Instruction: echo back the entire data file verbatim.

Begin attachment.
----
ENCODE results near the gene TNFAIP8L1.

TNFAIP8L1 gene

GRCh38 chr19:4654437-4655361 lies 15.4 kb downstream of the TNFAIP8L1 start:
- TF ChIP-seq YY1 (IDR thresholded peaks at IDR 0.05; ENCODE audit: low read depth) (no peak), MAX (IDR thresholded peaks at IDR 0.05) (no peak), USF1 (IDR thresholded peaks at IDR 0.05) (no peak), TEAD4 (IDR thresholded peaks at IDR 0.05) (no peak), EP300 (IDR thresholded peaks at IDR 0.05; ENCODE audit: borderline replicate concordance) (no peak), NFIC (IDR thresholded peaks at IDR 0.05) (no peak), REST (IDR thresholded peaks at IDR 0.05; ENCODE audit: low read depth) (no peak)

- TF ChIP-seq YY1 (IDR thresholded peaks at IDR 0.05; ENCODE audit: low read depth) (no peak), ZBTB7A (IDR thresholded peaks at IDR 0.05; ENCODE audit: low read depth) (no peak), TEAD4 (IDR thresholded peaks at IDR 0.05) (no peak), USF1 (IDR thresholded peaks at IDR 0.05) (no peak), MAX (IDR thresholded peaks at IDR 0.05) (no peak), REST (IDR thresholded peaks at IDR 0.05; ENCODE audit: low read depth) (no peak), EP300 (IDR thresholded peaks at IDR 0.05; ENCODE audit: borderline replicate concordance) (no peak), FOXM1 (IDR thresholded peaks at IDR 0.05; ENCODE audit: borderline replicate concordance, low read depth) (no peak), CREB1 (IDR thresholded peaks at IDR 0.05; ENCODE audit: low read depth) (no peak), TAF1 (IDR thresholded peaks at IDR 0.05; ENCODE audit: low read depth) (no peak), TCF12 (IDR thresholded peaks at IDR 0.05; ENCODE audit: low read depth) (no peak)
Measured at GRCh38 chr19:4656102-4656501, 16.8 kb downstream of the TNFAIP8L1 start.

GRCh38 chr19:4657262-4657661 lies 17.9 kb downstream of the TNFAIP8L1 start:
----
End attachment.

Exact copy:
ENCODE results near the gene TNFAIP8L1.

TNFAIP8L1 gene

GRCh38 chr19:4654437-4655361 lies 15.4 kb downstream of the TNFAIP8L1 start:
- TF ChIP-seq YY1 (IDR thresholded peaks at IDR 0.05; ENCODE audit: low read depth) (no peak), MAX (IDR thresholded peaks at IDR 0.05) (no peak), USF1 (IDR thresholded peaks at IDR 0.05) (no peak), TEAD4 (IDR thresholded peaks at IDR 0.05) (no peak), EP300 (IDR thresholded peaks at IDR 0.05; ENCODE audit: borderline replicate concordance) (no peak), NFIC (IDR thresholded peaks at IDR 0.05) (no peak), REST (IDR thresholded peaks at IDR 0.05; ENCODE audit: low read depth) (no peak)

- TF ChIP-seq YY1 (IDR thresholded peaks at IDR 0.05; ENCODE audit: low read depth) (no peak), ZBTB7A (IDR thresholded peaks at IDR 0.05; ENCODE audit: low read depth) (no peak), TEAD4 (IDR thresholded peaks at IDR 0.05) (no peak), USF1 (IDR thresholded peaks at IDR 0.05) (no peak), MAX (IDR thresholded peaks at IDR 0.05) (no peak), REST (IDR thresholded peaks at IDR 0.05; ENCODE audit: low read depth) (no peak), EP300 (IDR thresholded peaks at IDR 0.05; ENCODE audit: borderline replicate concordance) (no peak), FOXM1 (IDR thresholded peaks at IDR 0.05; ENCODE audit: borderline replicate concordance, low read depth) (no peak), CREB1 (IDR thresholded peaks at IDR 0.05; ENCODE audit: low read depth) (no peak), TAF1 (IDR thresholded peaks at IDR 0.05; ENCODE audit: low read depth) (no peak), TCF12 (IDR thresholded peaks at IDR 0.05; ENCODE audit: low read depth) (no peak)
Measured at GRCh38 chr19:4656102-4656501, 16.8 kb downstream of the TNFAIP8L1 start.

GRCh38 chr19:4657262-4657661 lies 17.9 kb downstream of the TNFAIP8L1 start: